This Wednesday, Google declared a new open source initiative—the Open Usage Commons, a sort of stewardship protrude for open source trademarks. The move drew immediate criticism from IBM, which declares an interest in Istio, one of the three projects Google seeded the OUC with at initiation.
What is the Open Usage Commons?
Before we can really get into IBM’s beef, we fundamental to spend some time investigating what the Open Usage Commons is vexing to do in the first place. From its own FAQ:
The Open Usage Commons gives unblock source projects a neutral, independent home for their project trademarks, and provides backing with conformance testing, establishing mark usage guidelines, and hold issues around trademark usage that projects encounter.
The Bare Usage Commons does not provide services that are outside the monarchy of usage, such as technical mentorship, community management, project experiences, or project marketing.
In some ways, this sounds like a regular item from the open source playbook: establish a conservancy to take care of things neutrally and keep them free for all. But so far, trademarks have basically been the one thing that open source projects have detained to themselves, and for good reason—tarnishing a project’s brand damages the plan itself in difficult or impossible to repair ways.
IBM-owned Red Hat itself is one of the largest plain source companies in the world, and its Red Hat Enterprise Linux makes for an interesting situation study. All of the source code of RHEL is open source and may be freely downloaded, printed, and reused. If you want to build the entire operating system from its own beginning code and distribute it as your own, you may—but the one thing you can’t do is call it “Red Hat Linux.”
Debian Linux’s decade-long sputter with Mozilla over the Firefox logo is another interesting prototype of the conflict between open code and proprietary trademarks. The short rendition is, Mozilla retained full copyright on the Firefox logo—and this spawned a problem for Debian, whose policies don’t permit redistribution of non-free highbrow property. So Debian pulled the logo but left the browser intact—calling Mozilla to refuse the project permission to use the Firefox name on the resulting enlarge. Debian, meanwhile, simply renamed its build “Iceweasel” instead.
It’s leisurely to understand why an open source project would want to protect its trademarks, supposing. If you don’t protect your trademark, there’s nothing stopping—for example—Seer from deciding to create an entirely different product called “Firefox,” outstanding to severe confusion at best.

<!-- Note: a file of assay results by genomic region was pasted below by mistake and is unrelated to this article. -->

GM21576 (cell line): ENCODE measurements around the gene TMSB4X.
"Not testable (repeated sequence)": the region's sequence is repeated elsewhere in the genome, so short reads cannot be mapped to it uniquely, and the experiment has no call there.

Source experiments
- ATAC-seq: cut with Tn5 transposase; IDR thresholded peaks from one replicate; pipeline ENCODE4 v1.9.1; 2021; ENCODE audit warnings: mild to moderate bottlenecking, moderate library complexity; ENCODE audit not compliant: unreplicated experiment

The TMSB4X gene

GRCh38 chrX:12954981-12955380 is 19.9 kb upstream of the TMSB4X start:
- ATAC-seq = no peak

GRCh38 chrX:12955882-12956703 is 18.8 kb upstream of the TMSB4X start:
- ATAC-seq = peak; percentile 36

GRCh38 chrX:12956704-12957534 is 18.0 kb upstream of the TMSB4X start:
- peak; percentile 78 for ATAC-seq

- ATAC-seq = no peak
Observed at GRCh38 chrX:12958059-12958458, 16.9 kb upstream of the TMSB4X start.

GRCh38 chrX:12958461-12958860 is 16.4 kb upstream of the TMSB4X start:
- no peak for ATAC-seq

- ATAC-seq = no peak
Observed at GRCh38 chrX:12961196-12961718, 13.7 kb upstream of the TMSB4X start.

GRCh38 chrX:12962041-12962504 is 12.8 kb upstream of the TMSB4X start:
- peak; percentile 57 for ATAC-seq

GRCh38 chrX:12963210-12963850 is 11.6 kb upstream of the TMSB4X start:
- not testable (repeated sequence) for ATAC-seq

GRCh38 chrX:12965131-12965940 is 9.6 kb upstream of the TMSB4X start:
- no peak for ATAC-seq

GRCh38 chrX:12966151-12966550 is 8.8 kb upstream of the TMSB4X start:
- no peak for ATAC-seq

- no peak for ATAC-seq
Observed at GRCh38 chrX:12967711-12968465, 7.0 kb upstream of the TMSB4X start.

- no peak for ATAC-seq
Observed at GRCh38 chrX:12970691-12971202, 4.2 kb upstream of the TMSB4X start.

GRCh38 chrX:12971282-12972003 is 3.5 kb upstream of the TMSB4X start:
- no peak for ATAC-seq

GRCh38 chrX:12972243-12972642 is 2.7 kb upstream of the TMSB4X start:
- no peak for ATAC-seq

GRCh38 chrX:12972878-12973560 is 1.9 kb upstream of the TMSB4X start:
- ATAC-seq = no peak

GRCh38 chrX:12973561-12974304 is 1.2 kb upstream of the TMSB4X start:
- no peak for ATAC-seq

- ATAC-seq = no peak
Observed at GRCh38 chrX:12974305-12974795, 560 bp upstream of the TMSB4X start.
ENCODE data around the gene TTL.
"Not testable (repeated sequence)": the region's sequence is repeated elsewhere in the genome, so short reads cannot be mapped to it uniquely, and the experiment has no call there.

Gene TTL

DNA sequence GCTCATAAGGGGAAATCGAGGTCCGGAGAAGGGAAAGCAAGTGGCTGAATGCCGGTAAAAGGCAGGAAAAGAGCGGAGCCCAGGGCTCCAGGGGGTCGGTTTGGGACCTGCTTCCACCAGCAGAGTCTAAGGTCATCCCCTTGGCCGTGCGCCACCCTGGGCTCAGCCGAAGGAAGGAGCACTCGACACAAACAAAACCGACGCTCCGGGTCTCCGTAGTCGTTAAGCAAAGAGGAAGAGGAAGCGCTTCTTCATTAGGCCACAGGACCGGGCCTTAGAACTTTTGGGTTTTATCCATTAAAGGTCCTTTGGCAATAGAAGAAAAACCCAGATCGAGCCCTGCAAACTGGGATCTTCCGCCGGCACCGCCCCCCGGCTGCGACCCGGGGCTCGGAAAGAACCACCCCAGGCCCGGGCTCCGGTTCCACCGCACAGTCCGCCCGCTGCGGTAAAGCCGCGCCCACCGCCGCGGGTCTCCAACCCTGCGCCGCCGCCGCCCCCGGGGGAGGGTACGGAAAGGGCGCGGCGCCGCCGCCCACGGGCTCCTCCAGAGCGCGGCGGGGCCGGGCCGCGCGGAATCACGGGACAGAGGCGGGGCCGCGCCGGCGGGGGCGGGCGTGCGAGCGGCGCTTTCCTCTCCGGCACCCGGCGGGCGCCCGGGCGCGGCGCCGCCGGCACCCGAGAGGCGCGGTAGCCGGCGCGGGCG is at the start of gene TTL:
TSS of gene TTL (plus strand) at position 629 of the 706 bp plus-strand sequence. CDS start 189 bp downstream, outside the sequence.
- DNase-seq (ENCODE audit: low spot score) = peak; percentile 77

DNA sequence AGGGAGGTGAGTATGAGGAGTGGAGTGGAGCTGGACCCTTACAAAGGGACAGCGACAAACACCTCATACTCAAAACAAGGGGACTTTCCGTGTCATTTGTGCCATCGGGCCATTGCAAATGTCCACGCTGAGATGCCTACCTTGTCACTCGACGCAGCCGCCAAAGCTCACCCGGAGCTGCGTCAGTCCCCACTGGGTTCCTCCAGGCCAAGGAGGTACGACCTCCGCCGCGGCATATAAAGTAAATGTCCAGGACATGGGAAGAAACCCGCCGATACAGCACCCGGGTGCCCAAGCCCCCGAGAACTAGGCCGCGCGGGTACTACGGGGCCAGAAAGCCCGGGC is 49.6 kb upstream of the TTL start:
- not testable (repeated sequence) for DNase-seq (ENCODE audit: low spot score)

So far, it’s difficult to see what Google is trying to reach here—branding is literally the only thing an open source calculate has left to protect, and doing so is critically important. So why give that up? The respond is a few paragraphs farther down:
[C]ompanies that want to offer governed versions of these projects… can invest in offering “Project as a Ceremony” because it’s a guarantee that they can use that mark; it won’t be suddenly entranced away on a whim after they’ve built up an offering around it.
What isn’t depart is how Google’s Open Usage Commons actually provides that pledge to “Project as a Service” companies—because it doesn’t actually seem to set any unfalteringly policies. Each of the examples given in its FAQ about usage of managed trademarks blusters down to “you have to use the trademark in accordance with that project’s trademark use guidelines”—and that the projects themselves will continue to set those guidelines.
IBM, Istio, and the OUC
Istio is a platform-independent usefulness mesh providing traffic management, policy enforcement, and telemetry amassment. It was developed as an open source project by teams from Google, IBM, and Lyft on GitHub and is currently one of the fastest increase projects to be found there.
Google owns the trademark to Istio, but it launched publicly as a fusing of Google’s internal project by that name and IBM’s own open source Mixture8 project. At the time, IBM described the merger as making sense due to Google’s creating developer position with Kubernetes—Istio itself enables and smooths communication at scale between the containers swimming in the Kubernetes ocean, so to address.
But according to IBM fellow Jason McGee, the original partnership included an brain that Istio, once sufficiently mature, would be handed in excess of to the Cloud Native Computing Foundation. The CNCF is a vendor-neutral, non-profit youngster organization of the Linux Foundation; handing an open source project across to the CNCF ensures that no single company can use undue leverage to clout another company which uses and becomes dependent on that invent.
IBM sees the Open Usage Commons as tied directly to Google, choose than being truly vendor-independent and vendor-neutral like the CNCF. It’s unaccommodating or impossible to dissect the Linux Foundation or CNCF and come up with anything that looks groove on ownership by a single company.
It’s also difficult to see what the future for the Ajar Usage Commons will truly look like—it’s been base with a six-person board of directors, only two of whom work for Google. But all of the drafts initially donated to the Commons come from Google itself—forming it apparent that there was no wide industry buy-in accumulated preceding to the Commons’ launch.